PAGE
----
Additionally, this film becomes a film-within-a-film as the main character watches two all-male adult films in the auditorium (while having sex with various patrons of the theatre). The action alternates between the films on the screen, sometimes seen through a haze of cigarette smoke (back when you apparently could still smoke in theatres), and the action happening between the main character and his anonymous tricks. You even get to see the titles of the films he is watching... though I am not certain if they were ever released individually or filmed for the purpose of using as the backdrop for this film.
At any rate, "The Dirty Picture Show" is technically advanced for its day and genre, also using a lot of actual sound for the "live" action, including the set-ups for the different scenes (many adult gay films of the period were filmed without sound only to have the moans and groans dubbed in later by the production team). The over-the-shoulder views of the screen, cut to the actual "films" themselves, cut to the "live" action in the auditorium comes off as much more professional and thought out than most adult films of the time. And while the films on the screen have cheesy set ups (an aspiring photo model gets seduced by his photographer; a young man seduces his pool-cleaning guy), the "live" scenes come off as more natural and spontaneous and thereby more realistic.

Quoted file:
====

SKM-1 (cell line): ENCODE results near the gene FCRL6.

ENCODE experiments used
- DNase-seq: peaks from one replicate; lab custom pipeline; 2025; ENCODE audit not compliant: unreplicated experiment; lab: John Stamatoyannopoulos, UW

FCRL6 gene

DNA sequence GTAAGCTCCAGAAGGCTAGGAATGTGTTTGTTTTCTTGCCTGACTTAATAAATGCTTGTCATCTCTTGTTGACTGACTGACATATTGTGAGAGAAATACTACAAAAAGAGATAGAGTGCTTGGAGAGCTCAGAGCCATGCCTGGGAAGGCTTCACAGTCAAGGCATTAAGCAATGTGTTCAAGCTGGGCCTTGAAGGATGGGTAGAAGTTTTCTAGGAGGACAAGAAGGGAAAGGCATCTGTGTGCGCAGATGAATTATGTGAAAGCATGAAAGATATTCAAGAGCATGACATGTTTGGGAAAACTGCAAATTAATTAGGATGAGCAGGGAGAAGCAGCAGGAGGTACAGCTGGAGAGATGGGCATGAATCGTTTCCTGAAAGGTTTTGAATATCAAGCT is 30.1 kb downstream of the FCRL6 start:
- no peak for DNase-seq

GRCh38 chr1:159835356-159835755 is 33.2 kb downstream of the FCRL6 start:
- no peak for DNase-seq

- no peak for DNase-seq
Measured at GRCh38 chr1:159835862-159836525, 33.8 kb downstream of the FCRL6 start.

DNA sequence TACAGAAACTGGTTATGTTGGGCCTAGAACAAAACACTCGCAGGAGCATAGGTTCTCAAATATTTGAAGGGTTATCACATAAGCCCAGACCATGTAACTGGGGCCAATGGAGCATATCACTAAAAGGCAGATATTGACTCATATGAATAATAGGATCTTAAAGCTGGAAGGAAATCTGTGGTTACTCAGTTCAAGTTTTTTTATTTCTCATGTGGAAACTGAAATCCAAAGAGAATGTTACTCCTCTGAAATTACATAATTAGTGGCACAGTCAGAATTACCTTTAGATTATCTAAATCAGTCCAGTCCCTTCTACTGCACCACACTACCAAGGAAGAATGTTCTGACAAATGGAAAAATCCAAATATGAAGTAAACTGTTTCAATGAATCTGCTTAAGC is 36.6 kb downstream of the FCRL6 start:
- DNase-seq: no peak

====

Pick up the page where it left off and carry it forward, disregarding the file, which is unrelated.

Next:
Any theatre historian interested in the Vista Theatre may find the settings interesting, as it shows parts of the theatre lobby, auditorium, and (supposedly) the men's room as they appeared during the theatre's run as an X-rated entertainment house in the 70's. However these aspects are incidental to the action, so if you want to watch it for historical purpose you may have to deal with the very graphic gay sex action as well.